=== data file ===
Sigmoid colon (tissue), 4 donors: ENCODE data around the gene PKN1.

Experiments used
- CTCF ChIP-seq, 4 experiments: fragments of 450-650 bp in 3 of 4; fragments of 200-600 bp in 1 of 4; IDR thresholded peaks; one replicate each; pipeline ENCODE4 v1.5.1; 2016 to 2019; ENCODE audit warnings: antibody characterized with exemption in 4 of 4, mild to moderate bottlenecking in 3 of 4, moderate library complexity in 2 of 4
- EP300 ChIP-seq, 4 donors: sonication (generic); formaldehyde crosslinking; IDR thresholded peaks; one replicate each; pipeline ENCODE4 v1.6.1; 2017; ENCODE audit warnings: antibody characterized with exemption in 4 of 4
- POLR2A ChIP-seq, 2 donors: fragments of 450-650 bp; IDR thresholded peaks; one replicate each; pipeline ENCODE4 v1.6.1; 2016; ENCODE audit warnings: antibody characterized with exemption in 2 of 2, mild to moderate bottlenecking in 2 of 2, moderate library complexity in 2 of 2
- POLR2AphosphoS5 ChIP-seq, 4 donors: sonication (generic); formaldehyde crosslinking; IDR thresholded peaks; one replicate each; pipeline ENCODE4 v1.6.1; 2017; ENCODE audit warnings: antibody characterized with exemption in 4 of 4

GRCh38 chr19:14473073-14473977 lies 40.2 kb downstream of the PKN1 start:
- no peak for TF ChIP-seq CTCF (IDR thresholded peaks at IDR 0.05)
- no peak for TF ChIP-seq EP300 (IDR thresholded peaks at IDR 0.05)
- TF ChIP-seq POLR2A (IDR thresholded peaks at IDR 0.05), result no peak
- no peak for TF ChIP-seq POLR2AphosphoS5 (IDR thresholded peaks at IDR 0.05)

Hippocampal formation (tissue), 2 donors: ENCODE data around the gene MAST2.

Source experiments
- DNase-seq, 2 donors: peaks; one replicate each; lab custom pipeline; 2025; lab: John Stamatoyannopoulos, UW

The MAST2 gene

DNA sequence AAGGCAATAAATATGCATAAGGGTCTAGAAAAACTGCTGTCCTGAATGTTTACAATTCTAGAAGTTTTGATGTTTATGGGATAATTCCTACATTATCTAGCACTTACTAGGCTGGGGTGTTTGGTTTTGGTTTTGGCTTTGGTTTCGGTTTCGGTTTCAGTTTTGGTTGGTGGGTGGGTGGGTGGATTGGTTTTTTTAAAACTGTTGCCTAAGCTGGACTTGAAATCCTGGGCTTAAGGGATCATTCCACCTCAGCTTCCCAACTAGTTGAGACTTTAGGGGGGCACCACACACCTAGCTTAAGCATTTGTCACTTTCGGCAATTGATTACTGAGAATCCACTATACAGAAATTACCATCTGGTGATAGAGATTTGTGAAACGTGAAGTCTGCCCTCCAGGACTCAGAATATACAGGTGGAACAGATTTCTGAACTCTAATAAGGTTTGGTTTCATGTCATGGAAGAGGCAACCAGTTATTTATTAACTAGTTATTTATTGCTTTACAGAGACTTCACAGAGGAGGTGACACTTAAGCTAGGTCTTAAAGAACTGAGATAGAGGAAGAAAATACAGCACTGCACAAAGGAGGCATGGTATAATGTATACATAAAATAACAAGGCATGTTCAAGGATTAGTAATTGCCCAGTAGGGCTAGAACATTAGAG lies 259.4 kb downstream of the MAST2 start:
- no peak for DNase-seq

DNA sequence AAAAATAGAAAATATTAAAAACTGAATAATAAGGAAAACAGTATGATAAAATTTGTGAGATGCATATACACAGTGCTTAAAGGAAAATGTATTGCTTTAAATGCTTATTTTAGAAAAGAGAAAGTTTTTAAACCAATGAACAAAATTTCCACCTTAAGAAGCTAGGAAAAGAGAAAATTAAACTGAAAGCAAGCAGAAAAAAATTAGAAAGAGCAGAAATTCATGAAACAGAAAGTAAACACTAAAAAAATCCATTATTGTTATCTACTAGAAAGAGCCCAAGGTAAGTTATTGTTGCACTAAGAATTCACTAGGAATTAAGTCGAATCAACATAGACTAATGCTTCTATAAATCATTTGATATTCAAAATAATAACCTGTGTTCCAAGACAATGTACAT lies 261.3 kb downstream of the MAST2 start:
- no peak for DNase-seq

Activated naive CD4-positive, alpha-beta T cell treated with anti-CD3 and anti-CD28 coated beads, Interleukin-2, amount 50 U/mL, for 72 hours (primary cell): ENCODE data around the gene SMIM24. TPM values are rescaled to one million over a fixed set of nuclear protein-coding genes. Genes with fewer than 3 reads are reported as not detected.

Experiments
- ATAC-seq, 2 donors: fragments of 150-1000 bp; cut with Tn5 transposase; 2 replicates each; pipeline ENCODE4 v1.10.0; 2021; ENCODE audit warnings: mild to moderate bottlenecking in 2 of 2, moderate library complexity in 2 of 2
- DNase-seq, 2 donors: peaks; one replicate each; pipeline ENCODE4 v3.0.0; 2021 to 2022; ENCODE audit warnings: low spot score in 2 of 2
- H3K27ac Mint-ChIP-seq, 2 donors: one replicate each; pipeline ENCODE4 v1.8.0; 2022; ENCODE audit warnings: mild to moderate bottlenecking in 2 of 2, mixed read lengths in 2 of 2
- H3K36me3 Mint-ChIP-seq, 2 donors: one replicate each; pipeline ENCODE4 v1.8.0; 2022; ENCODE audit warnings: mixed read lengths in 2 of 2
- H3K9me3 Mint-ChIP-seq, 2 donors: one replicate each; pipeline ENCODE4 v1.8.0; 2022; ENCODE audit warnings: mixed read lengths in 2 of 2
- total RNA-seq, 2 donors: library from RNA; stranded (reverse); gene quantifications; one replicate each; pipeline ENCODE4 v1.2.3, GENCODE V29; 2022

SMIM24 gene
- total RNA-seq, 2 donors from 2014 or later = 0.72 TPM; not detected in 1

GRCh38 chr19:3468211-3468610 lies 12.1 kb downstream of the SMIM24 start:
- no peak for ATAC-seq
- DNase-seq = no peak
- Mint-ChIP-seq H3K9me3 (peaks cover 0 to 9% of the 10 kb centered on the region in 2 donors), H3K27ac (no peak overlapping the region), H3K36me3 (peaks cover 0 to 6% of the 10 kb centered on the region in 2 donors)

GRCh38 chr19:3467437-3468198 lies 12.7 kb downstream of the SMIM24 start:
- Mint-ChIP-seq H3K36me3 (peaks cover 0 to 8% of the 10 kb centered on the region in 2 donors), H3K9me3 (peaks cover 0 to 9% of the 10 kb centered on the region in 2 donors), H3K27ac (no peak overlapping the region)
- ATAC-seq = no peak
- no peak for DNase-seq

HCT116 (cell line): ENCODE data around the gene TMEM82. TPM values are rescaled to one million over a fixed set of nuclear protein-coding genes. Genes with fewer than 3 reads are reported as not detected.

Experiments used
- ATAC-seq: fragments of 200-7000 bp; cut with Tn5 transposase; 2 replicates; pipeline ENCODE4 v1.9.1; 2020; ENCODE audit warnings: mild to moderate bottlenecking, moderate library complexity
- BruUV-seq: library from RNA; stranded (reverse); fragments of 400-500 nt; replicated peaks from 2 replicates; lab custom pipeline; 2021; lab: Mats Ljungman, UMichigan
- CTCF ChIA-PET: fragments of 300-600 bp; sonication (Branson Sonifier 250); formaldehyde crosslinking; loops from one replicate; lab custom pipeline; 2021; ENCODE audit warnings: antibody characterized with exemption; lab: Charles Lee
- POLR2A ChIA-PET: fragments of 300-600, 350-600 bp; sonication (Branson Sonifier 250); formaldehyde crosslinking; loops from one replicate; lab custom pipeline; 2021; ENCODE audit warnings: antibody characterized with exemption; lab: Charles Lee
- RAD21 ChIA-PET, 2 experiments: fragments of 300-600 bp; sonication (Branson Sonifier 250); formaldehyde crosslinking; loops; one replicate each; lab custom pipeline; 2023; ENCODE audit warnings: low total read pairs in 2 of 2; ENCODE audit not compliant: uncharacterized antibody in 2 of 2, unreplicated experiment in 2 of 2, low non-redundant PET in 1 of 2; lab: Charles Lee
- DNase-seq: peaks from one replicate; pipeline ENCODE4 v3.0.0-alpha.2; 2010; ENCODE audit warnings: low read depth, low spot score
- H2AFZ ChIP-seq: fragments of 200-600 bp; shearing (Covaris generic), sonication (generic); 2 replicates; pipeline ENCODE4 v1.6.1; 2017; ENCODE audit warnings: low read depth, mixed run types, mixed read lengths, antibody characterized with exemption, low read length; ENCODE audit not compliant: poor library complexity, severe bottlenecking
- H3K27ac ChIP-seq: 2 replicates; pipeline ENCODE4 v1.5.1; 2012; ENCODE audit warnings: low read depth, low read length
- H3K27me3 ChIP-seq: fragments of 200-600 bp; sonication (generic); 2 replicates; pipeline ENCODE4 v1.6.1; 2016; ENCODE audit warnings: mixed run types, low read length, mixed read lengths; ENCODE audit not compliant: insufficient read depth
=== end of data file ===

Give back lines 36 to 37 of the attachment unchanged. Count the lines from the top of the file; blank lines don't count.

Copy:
- ATAC-seq = no peak
- no peak for DNase-seq